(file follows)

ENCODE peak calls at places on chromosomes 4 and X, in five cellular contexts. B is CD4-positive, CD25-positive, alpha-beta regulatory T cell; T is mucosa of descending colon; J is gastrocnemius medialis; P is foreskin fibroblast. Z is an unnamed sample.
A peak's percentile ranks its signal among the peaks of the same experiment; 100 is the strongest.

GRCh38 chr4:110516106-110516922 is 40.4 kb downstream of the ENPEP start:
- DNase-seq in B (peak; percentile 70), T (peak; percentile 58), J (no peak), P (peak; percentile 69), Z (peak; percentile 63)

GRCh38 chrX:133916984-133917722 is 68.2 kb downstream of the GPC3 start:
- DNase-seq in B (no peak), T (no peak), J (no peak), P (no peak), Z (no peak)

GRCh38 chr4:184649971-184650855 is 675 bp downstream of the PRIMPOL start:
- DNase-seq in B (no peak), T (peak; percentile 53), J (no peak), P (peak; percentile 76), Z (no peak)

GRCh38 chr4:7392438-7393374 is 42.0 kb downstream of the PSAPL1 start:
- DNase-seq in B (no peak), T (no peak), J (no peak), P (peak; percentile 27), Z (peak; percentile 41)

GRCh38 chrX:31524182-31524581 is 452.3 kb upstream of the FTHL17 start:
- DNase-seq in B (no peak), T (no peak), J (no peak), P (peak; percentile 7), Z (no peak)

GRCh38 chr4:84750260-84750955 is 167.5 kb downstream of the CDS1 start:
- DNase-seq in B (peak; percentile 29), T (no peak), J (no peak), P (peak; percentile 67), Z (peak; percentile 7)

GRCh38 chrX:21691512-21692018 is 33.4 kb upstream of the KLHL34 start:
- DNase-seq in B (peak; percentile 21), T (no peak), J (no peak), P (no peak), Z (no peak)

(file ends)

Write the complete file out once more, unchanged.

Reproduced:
ENCODE peak calls at places on chromosomes 4 and X, in five cellular contexts. B is CD4-positive, CD25-positive, alpha-beta regulatory T cell; T is mucosa of descending colon; J is gastrocnemius medialis; P is foreskin fibroblast. Z is an unnamed sample.
A peak's percentile ranks its signal among the peaks of the same experiment; 100 is the strongest.

GRCh38 chr4:110516106-110516922 is 40.4 kb downstream of the ENPEP start:
- DNase-seq in B (peak; percentile 70), T (peak; percentile 58), J (no peak), P (peak; percentile 69), Z (peak; percentile 63)

GRCh38 chrX:133916984-133917722 is 68.2 kb downstream of the GPC3 start:
- DNase-seq in B (no peak), T (no peak), J (no peak), P (no peak), Z (no peak)

GRCh38 chr4:184649971-184650855 is 675 bp downstream of the PRIMPOL start:
- DNase-seq in B (no peak), T (peak; percentile 53), J (no peak), P (peak; percentile 76), Z (no peak)

GRCh38 chr4:7392438-7393374 is 42.0 kb downstream of the PSAPL1 start:
- DNase-seq in B (no peak), T (no peak), J (no peak), P (peak; percentile 27), Z (peak; percentile 41)

GRCh38 chrX:31524182-31524581 is 452.3 kb upstream of the FTHL17 start:
- DNase-seq in B (no peak), T (no peak), J (no peak), P (peak; percentile 7), Z (no peak)

GRCh38 chr4:84750260-84750955 is 167.5 kb downstream of the CDS1 start:
- DNase-seq in B (peak; percentile 29), T (no peak), J (no peak), P (peak; percentile 67), Z (peak; percentile 7)

GRCh38 chrX:21691512-21692018 is 33.4 kb upstream of the KLHL34 start:
- DNase-seq in B (peak; percentile 21), T (no peak), J (no peak), P (no peak), Z (no peak)